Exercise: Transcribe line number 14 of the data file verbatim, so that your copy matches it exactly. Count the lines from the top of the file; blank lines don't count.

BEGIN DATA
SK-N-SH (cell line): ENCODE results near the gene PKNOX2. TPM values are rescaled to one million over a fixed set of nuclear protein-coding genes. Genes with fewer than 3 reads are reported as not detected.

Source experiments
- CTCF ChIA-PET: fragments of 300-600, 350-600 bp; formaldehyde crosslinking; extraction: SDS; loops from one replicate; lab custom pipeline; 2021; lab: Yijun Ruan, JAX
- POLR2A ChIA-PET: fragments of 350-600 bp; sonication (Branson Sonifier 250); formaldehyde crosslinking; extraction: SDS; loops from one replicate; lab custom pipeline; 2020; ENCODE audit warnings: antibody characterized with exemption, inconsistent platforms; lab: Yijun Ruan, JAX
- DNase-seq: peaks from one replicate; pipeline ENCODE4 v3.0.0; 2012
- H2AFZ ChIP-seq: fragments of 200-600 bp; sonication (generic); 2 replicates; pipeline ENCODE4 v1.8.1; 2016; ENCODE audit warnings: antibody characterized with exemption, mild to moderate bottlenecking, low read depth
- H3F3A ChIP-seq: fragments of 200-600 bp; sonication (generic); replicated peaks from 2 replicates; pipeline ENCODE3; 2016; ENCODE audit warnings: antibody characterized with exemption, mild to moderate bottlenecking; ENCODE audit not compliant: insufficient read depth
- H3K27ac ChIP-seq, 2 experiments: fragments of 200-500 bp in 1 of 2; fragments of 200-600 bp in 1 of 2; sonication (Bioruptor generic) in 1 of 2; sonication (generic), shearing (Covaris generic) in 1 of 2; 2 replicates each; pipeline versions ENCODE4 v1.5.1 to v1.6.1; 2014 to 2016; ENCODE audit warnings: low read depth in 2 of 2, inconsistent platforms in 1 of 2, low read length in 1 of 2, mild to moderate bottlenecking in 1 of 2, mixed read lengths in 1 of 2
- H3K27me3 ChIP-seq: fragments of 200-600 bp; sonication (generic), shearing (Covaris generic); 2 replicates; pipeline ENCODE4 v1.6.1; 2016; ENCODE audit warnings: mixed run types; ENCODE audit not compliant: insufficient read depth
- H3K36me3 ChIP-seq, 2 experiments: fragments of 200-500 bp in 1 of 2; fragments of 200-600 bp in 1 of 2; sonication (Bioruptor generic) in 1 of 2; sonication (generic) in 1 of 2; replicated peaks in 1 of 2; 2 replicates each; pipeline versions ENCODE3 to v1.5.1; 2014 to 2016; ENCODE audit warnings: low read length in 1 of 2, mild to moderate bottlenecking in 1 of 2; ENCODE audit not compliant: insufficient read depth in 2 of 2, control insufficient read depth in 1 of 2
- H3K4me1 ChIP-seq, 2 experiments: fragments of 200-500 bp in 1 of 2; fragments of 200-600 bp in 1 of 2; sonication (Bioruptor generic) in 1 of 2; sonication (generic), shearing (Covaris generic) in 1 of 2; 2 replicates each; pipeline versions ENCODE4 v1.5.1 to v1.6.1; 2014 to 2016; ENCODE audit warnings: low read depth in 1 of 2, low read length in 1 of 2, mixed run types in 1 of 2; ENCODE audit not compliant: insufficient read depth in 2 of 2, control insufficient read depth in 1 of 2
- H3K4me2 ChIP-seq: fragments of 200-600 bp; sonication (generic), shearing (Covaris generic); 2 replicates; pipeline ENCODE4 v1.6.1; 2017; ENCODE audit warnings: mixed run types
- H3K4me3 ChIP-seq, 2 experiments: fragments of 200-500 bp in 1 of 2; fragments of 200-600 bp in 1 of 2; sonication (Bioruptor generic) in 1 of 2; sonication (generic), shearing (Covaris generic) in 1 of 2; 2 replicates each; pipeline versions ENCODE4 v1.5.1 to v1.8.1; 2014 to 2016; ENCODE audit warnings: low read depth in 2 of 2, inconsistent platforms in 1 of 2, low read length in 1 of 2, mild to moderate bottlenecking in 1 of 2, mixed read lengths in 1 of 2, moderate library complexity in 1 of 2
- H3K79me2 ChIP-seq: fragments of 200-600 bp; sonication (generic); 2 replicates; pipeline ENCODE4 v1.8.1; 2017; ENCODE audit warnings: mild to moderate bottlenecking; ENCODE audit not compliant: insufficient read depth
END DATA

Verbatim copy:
- H3K79me2 ChIP-seq: fragments of 200-600 bp; sonication (generic); 2 replicates; pipeline ENCODE4 v1.8.1; 2017; ENCODE audit warnings: mild to moderate bottlenecking; ENCODE audit not compliant: insufficient read depth